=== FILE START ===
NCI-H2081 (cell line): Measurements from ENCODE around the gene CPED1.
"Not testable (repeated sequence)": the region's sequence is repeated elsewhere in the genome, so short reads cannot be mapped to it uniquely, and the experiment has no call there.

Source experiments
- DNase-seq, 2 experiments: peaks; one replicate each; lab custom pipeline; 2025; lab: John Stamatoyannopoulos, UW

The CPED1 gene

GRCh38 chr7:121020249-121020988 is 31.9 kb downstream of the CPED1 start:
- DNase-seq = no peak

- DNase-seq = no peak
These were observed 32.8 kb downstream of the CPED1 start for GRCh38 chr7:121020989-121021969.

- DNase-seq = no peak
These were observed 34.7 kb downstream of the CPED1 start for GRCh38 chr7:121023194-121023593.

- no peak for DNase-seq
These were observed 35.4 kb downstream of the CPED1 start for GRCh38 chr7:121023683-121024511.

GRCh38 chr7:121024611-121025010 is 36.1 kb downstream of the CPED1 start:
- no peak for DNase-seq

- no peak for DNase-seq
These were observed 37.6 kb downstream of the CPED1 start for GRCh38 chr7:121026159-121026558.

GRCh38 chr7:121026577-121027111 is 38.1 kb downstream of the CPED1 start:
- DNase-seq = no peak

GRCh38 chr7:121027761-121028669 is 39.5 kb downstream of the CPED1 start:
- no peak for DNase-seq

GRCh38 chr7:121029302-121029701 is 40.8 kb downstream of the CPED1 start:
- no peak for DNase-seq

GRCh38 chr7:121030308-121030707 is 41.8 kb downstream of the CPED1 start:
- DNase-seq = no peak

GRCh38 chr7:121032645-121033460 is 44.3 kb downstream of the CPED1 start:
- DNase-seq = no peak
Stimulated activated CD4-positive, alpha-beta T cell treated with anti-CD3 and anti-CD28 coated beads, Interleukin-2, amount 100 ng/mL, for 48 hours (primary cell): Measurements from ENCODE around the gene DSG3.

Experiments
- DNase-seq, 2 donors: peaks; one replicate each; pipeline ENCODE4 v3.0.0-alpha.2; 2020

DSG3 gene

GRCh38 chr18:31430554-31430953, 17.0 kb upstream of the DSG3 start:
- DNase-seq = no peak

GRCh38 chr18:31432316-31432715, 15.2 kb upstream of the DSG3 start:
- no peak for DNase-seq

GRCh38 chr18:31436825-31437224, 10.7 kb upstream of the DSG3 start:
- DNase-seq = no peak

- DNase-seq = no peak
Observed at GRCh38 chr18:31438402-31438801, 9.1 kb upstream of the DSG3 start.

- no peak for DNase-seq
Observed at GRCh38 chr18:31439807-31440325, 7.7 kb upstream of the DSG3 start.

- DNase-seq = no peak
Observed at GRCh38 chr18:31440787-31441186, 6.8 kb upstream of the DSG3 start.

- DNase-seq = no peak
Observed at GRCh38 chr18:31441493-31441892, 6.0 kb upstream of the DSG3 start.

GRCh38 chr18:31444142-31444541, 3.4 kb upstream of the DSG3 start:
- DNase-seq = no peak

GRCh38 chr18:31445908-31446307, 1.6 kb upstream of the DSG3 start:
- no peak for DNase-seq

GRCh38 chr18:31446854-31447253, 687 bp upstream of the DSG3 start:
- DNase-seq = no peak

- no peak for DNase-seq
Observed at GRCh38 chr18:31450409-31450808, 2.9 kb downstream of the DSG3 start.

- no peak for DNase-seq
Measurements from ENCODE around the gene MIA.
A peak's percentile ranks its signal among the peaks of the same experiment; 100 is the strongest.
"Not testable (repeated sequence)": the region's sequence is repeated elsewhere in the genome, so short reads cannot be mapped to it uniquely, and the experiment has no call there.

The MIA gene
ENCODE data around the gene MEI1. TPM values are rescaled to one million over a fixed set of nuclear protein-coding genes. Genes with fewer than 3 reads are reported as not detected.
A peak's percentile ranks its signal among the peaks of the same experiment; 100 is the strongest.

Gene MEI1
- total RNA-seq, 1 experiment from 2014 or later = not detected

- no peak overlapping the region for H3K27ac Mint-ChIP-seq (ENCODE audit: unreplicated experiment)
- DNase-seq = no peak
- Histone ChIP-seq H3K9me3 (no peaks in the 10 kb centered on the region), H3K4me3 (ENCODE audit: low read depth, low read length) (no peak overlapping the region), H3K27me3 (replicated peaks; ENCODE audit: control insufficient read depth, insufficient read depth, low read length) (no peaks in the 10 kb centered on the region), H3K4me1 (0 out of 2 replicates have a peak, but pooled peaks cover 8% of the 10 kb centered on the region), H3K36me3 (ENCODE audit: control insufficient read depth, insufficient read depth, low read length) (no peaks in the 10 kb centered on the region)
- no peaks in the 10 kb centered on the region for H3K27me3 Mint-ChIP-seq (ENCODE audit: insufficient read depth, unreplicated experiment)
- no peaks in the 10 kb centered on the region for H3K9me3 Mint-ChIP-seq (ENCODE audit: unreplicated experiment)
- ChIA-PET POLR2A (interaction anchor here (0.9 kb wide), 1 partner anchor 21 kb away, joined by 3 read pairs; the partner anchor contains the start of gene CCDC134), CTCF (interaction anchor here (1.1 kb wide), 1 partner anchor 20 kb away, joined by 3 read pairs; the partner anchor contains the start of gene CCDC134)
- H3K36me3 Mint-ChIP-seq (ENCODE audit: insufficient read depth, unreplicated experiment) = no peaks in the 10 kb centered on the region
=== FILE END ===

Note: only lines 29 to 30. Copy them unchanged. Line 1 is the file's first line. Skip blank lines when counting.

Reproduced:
Experiments
- DNase-seq, 2 donors: peaks; one replicate each; pipeline ENCODE4 v3.0.0-alpha.2; 2020